Dr Bonnie Kemske talks about researching The Teabowl: East & West, which will be released on 24 August
At this moment I’m preparing talks about The Teabowl for various venues and events in the UK and USA, and it’s been a good way to look again at the questions that prompted the book.
The teabowl has become an established feature in the ceramics world; every year sees more and more teabowl exhibitions around the world, and every ceramics fair has its share of this now ubiquitous form.
What defines a teabowl? What is its original role? How has that role been challenged as the form has travelled from East to West? Does the original aesthetic live on in contemporary teabowls, or has its meaning been lost in translation?
I came to this book with a very personal perspective. With a practical knowledge of clay in my hands as a ceramicist, I knew the pleasure derived from a well-made bowl. As a tea ceremony student of many years, I knew the pleasure of holding that warm bowl in both hands and sipping the slightly bitter matcha we prepare. As a writer, I was challenged to bring to the reader a sense of what I felt – the teabowl in its tactile ceramic glory, the teabowl steeped in 500 years of history, the teabowl esteemed and valued, and latterly, the teabowl as it has evolved outside tea ceremony to include Western values and aesthetics, such as salt-glazing and smoke-firing, and humour and subversion.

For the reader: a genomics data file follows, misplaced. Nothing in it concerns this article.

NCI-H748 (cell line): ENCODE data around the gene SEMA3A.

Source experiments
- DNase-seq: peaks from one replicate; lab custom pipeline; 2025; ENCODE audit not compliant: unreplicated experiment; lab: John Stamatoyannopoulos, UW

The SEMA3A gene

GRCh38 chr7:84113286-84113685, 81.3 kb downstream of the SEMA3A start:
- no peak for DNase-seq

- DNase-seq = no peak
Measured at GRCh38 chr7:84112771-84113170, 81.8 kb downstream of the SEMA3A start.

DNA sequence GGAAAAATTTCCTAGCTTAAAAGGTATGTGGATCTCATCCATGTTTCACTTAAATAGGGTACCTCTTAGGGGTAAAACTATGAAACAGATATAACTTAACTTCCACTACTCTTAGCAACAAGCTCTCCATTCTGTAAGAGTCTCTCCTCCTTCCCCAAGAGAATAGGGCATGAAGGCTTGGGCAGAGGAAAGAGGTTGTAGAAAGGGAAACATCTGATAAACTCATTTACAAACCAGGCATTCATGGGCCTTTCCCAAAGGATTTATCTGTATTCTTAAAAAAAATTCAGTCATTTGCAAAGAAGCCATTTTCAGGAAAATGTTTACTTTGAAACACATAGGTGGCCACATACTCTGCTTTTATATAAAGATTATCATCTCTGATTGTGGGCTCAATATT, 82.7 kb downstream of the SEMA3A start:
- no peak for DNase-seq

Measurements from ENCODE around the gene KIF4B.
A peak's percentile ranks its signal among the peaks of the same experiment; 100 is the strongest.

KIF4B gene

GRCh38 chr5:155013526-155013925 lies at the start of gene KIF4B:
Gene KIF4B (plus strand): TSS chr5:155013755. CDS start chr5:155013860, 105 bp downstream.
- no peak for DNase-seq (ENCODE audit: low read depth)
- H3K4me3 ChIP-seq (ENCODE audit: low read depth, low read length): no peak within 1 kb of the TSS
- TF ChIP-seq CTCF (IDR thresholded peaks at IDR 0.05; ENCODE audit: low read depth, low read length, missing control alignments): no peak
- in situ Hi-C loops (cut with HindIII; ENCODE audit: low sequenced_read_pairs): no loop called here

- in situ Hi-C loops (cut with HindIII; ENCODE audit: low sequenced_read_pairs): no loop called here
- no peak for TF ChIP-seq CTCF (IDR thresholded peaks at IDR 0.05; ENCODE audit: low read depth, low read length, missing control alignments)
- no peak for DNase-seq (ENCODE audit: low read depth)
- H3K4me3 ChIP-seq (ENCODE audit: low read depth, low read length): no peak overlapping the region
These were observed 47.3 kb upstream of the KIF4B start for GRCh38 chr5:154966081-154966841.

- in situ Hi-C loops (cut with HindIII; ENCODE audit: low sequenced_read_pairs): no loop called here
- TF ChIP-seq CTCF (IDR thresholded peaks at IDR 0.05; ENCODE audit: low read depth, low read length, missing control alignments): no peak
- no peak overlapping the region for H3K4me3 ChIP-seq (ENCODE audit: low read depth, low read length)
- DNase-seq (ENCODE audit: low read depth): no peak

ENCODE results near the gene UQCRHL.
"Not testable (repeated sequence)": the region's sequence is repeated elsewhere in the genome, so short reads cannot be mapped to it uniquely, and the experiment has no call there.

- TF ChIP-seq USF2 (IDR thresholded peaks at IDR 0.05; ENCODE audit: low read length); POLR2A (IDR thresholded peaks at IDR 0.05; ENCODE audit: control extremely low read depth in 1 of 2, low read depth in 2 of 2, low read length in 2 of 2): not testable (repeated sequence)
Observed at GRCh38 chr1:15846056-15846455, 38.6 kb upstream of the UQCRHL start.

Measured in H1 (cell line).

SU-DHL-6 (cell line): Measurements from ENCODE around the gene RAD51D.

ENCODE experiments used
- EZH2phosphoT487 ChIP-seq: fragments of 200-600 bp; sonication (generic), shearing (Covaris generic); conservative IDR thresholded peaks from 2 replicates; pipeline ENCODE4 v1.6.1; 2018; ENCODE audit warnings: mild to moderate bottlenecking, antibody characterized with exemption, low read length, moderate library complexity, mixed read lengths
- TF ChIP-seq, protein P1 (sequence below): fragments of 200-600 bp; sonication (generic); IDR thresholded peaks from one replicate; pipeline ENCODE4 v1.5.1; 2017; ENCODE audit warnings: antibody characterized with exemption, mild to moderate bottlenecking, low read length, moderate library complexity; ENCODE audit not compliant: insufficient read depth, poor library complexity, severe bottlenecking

The teabowl’s move to the West has given ceramicists around the world the opportunity to play with the form. In this photo I am using Yuwan (Play bowl) by Hoshino Kayoko in my tea practice. In my searches I discovered teabowls that will never hold the bright green matcha, bowls never to be cradled in the hands. These bowls challenge the form’s intent and cultural heritage. It’s unlikely that Eddie Curtis’s Teabowl from The Blast series will ever be used to make matcha, yet it retains the essence of the teabowl’s mystique.
Other contemporary teabowls have superimposed a vastly different aesthetic onto the form, sometimes in ignorance, but often in defiance. Philip Eglin’s untitled teabowl, decorated with drawings of generic popes and scantily clad figures, certainly illustrates this! Eglin uses humour in a way that subverts the teabowl’s legacy.
Some potters have abandoned the solitude usually associated with the teabowl, using repetition to create larger and sometimes confrontational displays. Steven Branfman’s installation Kaddish Chawan, where he showed the teabowls made on each day of the year following the death of his son Jared, highlights the power of the teabowl as a narrative medium. In this photo the teabowl created on Jared’s birthday is in the foreground.
The teabowl will always be alluring and enigmatic, that’s part of its definition, but today it can also be funny, elegant, political, reflective, off-putting, charming, provocative, expressive, or challenging. So if you’re someone who makes, writes about, collects, is learning about, or just likes ceramics, take note. Searching out this iconic ceramic form, no doubt you will find teabowls that elicit at least another 100 descriptors to add to the list.